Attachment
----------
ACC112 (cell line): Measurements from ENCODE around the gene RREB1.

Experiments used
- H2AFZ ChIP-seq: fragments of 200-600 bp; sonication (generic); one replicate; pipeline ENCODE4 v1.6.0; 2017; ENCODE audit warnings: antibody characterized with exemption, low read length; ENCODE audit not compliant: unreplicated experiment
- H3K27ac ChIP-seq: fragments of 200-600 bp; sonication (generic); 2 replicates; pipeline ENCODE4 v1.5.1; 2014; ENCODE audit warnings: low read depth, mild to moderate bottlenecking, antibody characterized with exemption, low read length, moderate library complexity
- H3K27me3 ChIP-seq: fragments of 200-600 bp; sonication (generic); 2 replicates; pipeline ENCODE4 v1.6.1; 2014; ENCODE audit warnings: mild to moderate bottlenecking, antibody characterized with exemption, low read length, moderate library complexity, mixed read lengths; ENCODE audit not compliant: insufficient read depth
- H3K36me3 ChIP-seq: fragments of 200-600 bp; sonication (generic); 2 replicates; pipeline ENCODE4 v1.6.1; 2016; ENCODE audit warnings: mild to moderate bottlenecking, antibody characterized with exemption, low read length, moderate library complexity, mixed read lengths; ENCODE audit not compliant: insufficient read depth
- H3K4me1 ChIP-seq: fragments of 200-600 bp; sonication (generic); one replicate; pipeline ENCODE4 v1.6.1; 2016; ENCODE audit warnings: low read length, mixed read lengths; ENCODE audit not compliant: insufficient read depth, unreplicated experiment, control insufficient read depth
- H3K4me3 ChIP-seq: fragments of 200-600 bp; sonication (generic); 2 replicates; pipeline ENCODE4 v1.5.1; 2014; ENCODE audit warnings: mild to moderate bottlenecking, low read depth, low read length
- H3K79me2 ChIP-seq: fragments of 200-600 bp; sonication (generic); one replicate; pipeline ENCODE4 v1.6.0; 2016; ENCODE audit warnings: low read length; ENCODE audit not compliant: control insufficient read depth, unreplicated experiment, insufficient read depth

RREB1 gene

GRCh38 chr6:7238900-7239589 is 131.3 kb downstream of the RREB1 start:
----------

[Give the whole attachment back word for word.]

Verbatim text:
ACC112 (cell line): Measurements from ENCODE around the gene RREB1.

Experiments used
- H2AFZ ChIP-seq: fragments of 200-600 bp; sonication (generic); one replicate; pipeline ENCODE4 v1.6.0; 2017; ENCODE audit warnings: antibody characterized with exemption, low read length; ENCODE audit not compliant: unreplicated experiment
- H3K27ac ChIP-seq: fragments of 200-600 bp; sonication (generic); 2 replicates; pipeline ENCODE4 v1.5.1; 2014; ENCODE audit warnings: low read depth, mild to moderate bottlenecking, antibody characterized with exemption, low read length, moderate library complexity
- H3K27me3 ChIP-seq: fragments of 200-600 bp; sonication (generic); 2 replicates; pipeline ENCODE4 v1.6.1; 2014; ENCODE audit warnings: mild to moderate bottlenecking, antibody characterized with exemption, low read length, moderate library complexity, mixed read lengths; ENCODE audit not compliant: insufficient read depth
- H3K36me3 ChIP-seq: fragments of 200-600 bp; sonication (generic); 2 replicates; pipeline ENCODE4 v1.6.1; 2016; ENCODE audit warnings: mild to moderate bottlenecking, antibody characterized with exemption, low read length, moderate library complexity, mixed read lengths; ENCODE audit not compliant: insufficient read depth
- H3K4me1 ChIP-seq: fragments of 200-600 bp; sonication (generic); one replicate; pipeline ENCODE4 v1.6.1; 2016; ENCODE audit warnings: low read length, mixed read lengths; ENCODE audit not compliant: insufficient read depth, unreplicated experiment, control insufficient read depth
- H3K4me3 ChIP-seq: fragments of 200-600 bp; sonication (generic); 2 replicates; pipeline ENCODE4 v1.5.1; 2014; ENCODE audit warnings: mild to moderate bottlenecking, low read depth, low read length
- H3K79me2 ChIP-seq: fragments of 200-600 bp; sonication (generic); one replicate; pipeline ENCODE4 v1.6.0; 2016; ENCODE audit warnings: low read length; ENCODE audit not compliant: control insufficient read depth, unreplicated experiment, insufficient read depth

RREB1 gene

GRCh38 chr6:7238900-7239589 is 131.3 kb downstream of the RREB1 start: